Suede shoe psychos & entrepreneurs with lotsa manure
From the 8-1-99 Daily Sparks (Nev.) Tribune
You may buy into an NBA franchise next April 15. You can then have the pleasure of seeing your tax money support Steve Wynn's latest rape of the public treasury. He's had lots of experience.
Wynn cashed and cajoled the 1997 Nevada Legislature into forcing school children to directly subsidize his infamous casino art gallery. As Sen. Joe Neal, D-North Las Vegas, pointed out to his colleagues, Wynn moved for a subsidy from Nevada taxpayers after congress eliminated a capital gains tax break for high-priced art collectors.
Now, Wynn's going for a triple dip into your pocket. Business, media, political and civic leaders from the governor on down have swooned and drooled over Wynn's drive to extract public funds to build a sports palace. Wynn demands a freebie arena to justify his buying an NBA or NHL franchise, or both.
Mr. Wynnderful has made it a point to trash sports teams as money-losing propositions which he nonetheless will endure out of the goodness of his heart.
If you're the kind of person who believes that bullshit, I fear for your children when a used car salesman wants to take your daughter for a demonstration ride.
First, you can buy an NBA franchise, lose money on its operation, sell it and recoup your losses plus a substantial profit. Lord Rupert Murdoch or his successors will be waiting with their checkbooks.
I have a hunch Wynn will set up his new shell game as Al Davis has the Oakland Raiders. Mr. Davis and his blackguards are currently costing Oakland taxpayers about $16 million a year in subsidies for the money-losing Oakland Coliseum which was expanded to get the Raiders back to their hometown.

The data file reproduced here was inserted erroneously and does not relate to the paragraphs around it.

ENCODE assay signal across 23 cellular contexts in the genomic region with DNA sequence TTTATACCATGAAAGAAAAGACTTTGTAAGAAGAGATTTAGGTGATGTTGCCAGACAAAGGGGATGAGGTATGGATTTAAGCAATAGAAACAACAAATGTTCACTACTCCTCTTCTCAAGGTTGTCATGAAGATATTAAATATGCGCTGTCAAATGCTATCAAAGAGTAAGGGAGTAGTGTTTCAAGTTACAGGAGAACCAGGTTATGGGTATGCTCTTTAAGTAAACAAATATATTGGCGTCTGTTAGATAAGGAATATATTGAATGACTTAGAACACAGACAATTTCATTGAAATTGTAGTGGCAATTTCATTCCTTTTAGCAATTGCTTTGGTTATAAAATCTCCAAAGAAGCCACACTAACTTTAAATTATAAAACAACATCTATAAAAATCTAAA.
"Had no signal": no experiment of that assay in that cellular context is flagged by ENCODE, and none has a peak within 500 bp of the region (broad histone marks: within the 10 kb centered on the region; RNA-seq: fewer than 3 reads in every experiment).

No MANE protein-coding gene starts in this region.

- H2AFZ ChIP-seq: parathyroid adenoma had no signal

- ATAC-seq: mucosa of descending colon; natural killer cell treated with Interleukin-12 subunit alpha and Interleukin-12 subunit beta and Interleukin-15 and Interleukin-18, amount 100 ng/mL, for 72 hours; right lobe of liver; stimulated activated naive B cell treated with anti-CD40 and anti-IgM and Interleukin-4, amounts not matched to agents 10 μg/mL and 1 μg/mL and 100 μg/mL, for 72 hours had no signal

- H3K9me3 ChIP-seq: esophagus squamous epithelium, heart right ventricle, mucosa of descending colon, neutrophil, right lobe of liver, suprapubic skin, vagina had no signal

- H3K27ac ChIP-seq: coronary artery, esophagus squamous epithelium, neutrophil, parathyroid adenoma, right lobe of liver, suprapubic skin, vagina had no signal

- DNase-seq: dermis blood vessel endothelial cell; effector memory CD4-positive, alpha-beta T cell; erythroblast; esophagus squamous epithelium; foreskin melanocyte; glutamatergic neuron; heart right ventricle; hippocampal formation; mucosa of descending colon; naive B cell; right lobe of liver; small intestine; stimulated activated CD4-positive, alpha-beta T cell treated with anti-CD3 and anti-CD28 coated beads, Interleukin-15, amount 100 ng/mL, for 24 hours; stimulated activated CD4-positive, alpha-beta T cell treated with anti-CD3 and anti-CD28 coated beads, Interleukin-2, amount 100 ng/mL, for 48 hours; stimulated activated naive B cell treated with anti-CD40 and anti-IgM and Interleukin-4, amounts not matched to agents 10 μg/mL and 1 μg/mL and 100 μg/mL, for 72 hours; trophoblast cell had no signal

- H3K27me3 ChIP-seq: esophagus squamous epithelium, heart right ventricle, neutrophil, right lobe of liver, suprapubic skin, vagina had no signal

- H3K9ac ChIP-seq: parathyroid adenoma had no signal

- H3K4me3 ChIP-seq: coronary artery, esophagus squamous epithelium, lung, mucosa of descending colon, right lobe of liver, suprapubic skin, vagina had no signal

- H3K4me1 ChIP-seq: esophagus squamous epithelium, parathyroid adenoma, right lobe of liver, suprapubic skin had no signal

Ever wonder why Blackbeard Davis is the team's "managing general partner?" Because such entities allow rich people to escape federal taxation.
Two-time Pulitzer Prize winners Donald Barlett and James Steele delved into such tax dodges in their bestseller "America: Who Really Pays the Taxes?" (Touchstone/Simon & Schuster, 1994)
They told the tale of a star-studded outfit called "The Beverly Hills Gun Club, Inc., a subchapter S corporation, managing general partner (of a firing range and movie star hangout ). The partnership documents provided not only for the distribution of any profits but for the allocation of losses or expenses so that the gun club operations could be written off on the personal tax returns of the investors," actor Sylvester Stallone among them.
Substitute the "NBA Las Vegas Cold Deckers" basketball team for "Beverly Hills Gun Club" and do a little creative accounting. Wynn buys a major sports franchise or seven. He can turn around anytime and sell a franchise at a profit, as it will almost certainly appreciate. If all else fails, he can move it to another town whenever the whim strikes him, another Al Davis pro sports innovation.
No matter what, local taxpayers get stuck with a white elephant stadium and no team.